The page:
EDITORIAL: Somalia’s future monetary policy may find lessons in Puntland
EDITORIAL | Somalia’s recent story has mostly been political. But a significant incident on the economic scale occurred last month in Puntland.
Buried in the mire of political bickering between the Federal Government and the Federal member states, Puntland launched an amended monetary policy meant to rescue the much-maligned Somali Shilling.
According to details provided by a Committee chaired by Senator, and former President of Puntland Abdirahman Mahmud Faroole, the idea is to localise trading on the Somali shilling, and hopefully make it a likeable means of exchange again.
Under the recommendations of Faroole, traders will have to settle at least 20 per cent of their port clearance fees or salaries in the Somali shilling. This could break the habit where employees are paid in dollars, making Somalia the only country in the Horn of Africa where the dollar rather than the local currency is used to settle payments.
But most importantly, traders will now be able to send and receive less than $10 of their money on mobile platforms, something that was previously restricted.
The idea is to also have local taxes and fees payable to the government to be settled in the Somali shilling and the transportation of the local currency from Puntland to other regions will be restricted.
From the outset, this policy is likely to grant powers of monetary regulation to the local state Central Bank. It may look surprising that Somalis loathe their currency and prefer the dollar more. In fairness, most people peg their monies on the exchange rates with the US dollar.
Somalia’s case, is, however, curious. Since the fall of Siad Barre’s regime in Mogadishu in 1991, Somalia has never had a central monetary policy that works. As a result, no new currency notes have been printed under the authority of the government. Instead, splintered entities have printed notes for local circulation. The effect of that has been the proliferation of fake notes as no one can provide the salient features of what constitutes an authentic note.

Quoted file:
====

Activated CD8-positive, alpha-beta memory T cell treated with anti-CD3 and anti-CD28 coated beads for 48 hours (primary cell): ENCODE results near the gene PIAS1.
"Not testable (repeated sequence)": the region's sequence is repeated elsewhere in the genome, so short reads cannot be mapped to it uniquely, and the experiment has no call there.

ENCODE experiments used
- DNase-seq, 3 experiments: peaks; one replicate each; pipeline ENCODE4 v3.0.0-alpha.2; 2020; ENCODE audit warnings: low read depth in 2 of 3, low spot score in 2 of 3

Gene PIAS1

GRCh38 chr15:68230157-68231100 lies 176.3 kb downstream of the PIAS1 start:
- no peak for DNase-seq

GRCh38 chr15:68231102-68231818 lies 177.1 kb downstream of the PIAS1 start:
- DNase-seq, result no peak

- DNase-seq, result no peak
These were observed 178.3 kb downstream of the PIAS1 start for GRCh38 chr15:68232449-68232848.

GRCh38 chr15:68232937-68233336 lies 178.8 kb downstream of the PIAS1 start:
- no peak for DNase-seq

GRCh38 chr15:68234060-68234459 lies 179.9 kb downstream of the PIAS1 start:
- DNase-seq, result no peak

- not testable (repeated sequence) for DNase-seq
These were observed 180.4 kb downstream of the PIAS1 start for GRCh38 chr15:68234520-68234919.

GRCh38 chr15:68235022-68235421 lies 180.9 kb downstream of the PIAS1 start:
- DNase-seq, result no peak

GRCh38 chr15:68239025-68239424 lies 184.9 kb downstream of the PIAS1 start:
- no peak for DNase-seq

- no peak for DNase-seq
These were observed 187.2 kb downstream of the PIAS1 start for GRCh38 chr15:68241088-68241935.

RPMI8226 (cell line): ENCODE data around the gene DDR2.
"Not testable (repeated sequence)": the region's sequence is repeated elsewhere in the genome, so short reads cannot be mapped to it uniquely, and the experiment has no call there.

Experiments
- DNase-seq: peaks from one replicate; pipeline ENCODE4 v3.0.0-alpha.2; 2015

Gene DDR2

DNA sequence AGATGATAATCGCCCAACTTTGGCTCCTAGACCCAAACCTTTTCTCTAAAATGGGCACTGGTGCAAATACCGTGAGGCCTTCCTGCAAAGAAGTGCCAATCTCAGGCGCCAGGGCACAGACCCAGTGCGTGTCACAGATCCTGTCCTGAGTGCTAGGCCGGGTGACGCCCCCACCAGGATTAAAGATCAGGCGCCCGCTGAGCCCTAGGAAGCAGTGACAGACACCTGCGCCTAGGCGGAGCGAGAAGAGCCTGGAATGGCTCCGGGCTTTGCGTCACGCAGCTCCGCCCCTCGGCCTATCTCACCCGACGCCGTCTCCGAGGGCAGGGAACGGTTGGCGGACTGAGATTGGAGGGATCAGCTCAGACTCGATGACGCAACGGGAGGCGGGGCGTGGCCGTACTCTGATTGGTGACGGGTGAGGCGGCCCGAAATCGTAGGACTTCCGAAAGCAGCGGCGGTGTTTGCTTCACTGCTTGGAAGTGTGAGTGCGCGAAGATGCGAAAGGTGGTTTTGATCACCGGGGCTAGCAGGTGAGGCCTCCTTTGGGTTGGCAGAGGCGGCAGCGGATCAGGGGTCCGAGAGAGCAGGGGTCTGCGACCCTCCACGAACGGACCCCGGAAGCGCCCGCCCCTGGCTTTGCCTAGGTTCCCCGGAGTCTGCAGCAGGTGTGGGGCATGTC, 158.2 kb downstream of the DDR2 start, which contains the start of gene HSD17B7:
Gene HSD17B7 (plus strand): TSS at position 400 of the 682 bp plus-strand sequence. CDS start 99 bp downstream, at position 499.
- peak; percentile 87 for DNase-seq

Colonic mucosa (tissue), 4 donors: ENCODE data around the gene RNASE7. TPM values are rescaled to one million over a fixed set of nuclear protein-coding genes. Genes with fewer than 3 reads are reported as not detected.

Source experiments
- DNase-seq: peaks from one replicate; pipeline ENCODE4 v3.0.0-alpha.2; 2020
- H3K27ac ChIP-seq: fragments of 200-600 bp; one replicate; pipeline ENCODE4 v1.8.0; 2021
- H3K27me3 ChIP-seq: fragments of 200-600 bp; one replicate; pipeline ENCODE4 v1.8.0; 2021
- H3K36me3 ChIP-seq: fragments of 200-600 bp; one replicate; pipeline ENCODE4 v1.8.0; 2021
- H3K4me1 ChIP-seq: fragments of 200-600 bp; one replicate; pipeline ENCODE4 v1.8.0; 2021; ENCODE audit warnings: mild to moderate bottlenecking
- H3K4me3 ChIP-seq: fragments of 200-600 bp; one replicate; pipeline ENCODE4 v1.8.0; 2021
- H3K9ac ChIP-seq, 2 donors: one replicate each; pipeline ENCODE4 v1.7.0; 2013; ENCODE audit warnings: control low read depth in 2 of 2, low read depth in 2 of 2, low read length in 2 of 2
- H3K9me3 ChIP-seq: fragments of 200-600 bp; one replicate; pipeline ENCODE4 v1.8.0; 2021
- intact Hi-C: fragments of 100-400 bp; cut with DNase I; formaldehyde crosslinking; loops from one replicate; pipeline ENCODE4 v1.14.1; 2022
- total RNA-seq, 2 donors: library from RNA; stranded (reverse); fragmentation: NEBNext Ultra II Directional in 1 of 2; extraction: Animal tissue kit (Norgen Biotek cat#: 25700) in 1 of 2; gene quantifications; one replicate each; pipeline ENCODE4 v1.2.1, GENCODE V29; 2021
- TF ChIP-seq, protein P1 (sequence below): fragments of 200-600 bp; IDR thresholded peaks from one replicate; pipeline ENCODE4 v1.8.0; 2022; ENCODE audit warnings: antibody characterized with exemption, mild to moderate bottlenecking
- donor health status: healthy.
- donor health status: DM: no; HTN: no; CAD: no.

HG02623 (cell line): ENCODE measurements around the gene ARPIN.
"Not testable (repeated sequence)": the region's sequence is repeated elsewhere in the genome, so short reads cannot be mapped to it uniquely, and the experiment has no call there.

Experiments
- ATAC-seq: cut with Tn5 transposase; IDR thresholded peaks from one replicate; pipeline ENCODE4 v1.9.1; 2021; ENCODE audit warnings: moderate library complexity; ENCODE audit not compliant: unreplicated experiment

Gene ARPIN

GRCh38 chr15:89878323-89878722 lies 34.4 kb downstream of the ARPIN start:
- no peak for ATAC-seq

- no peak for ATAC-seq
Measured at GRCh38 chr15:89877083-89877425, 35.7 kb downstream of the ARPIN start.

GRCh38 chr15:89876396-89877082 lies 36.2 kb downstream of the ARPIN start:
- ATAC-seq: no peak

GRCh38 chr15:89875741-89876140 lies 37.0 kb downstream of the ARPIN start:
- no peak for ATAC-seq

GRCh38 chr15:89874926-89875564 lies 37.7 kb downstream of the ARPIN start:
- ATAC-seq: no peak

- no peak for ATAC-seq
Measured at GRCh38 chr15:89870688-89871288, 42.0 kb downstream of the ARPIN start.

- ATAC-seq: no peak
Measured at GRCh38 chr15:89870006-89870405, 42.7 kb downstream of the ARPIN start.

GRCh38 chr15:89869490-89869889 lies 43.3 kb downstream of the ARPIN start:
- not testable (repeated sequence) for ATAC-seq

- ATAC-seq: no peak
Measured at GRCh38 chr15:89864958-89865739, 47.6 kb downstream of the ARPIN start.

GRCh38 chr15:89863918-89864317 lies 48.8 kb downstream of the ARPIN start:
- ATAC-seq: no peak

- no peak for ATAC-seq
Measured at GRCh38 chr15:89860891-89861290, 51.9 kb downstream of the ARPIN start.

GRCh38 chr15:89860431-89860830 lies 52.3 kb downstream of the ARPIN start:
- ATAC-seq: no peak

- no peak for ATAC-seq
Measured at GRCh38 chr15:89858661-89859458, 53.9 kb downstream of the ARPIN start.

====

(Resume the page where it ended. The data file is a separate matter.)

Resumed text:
Traditionally, the currency becomes a useful means of exchange when it can easily be recognised, is scarce and is easy to be broken down into various units to ease exchange. For the Somali shilling, it has lacked these: It is too plenty, which means you need a sack of notes to get one US dollar. It is also not easy to recognise fakes from genuine ones, which means people are unwilling to use it as a means of exchange, lest you lost your goods to fake dealers. And because you need thousands of them to buy a kilo of sugar, the use of Somali shillings has automatically meant higher inflation. In some parts of Somalia, where the shilling is accepted, you could buy a dollar at unpredictable exchange rates only traders determine.
Back to Puntland. The federal-state is the oldest in Somalia would have chosen its currency and gone the path of its northern neighbour Somaliland. But it has chosen to use the Somali Shilling instead.
Why would authorities pick on a currency whose use they can’t bank on to protect businesses? Faroole argued Puntland wanted to give value to the Shilling, aware that most traders in Puntland have it in their pillows, unable to know where to take it.
The value of the money, it appears is in making those with it to feel they carry value. And it begins by regulating its use and providing for avenues for exchanges.
Once the community steadies the use of available currency, it makes trading certain and hence value remains stable. This is surely an experiment whose success should catch the eye of the Central Bank of Somalia and hopefully revive a currency that could help Somalia’s economic recovery.
There will be no quick solution though. Somalia’s other federal states have attempted to print the Somali Shilling but the environment under which it circulates remains largely unregulated. The Federal Government must now move from merely meeting conditions for debt relief to a stronger and more responsive monetary policy.